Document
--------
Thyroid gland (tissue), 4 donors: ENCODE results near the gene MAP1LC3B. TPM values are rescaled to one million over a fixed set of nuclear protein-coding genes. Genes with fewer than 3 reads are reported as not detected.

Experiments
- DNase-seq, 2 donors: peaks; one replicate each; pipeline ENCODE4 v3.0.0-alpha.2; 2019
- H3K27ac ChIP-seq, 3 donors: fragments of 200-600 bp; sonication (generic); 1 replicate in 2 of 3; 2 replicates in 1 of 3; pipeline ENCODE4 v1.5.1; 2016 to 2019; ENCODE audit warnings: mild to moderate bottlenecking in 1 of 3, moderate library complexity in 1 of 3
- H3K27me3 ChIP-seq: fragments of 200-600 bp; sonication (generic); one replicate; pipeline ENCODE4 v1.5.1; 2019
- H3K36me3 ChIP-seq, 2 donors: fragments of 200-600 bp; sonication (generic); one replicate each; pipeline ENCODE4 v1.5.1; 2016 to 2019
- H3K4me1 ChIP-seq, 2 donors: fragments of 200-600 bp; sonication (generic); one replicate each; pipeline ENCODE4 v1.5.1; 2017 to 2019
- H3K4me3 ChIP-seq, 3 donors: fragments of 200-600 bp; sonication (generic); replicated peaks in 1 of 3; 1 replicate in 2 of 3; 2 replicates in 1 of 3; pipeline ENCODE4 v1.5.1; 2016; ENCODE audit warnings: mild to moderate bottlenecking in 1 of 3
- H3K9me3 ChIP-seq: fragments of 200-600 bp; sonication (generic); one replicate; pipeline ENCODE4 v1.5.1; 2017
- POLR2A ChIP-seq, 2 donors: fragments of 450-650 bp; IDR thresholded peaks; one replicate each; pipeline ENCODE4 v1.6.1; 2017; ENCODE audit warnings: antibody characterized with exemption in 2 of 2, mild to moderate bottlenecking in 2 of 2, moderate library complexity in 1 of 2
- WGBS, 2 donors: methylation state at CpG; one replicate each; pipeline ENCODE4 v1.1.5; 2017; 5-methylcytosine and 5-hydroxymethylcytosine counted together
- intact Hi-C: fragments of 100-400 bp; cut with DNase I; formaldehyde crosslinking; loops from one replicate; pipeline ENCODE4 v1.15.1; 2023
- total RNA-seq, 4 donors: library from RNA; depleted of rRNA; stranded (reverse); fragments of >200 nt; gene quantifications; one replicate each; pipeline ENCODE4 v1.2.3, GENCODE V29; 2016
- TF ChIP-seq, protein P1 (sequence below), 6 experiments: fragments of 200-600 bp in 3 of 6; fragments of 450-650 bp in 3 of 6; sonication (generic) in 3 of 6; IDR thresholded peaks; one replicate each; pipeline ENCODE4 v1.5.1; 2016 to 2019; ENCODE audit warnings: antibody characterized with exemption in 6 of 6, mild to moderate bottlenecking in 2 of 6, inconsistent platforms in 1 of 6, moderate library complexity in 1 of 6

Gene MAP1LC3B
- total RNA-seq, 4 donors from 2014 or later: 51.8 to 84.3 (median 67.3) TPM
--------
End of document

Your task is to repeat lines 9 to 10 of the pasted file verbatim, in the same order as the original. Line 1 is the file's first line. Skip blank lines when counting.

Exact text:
- H3K9me3 ChIP-seq: fragments of 200-600 bp; sonication (generic); one replicate; pipeline ENCODE4 v1.5.1; 2017
- POLR2A ChIP-seq, 2 donors: fragments of 450-650 bp; IDR thresholded peaks; one replicate each; pipeline ENCODE4 v1.6.1; 2017; ENCODE audit warnings: antibody characterized with exemption in 2 of 2, mild to moderate bottlenecking in 2 of 2, moderate library complexity in 1 of 2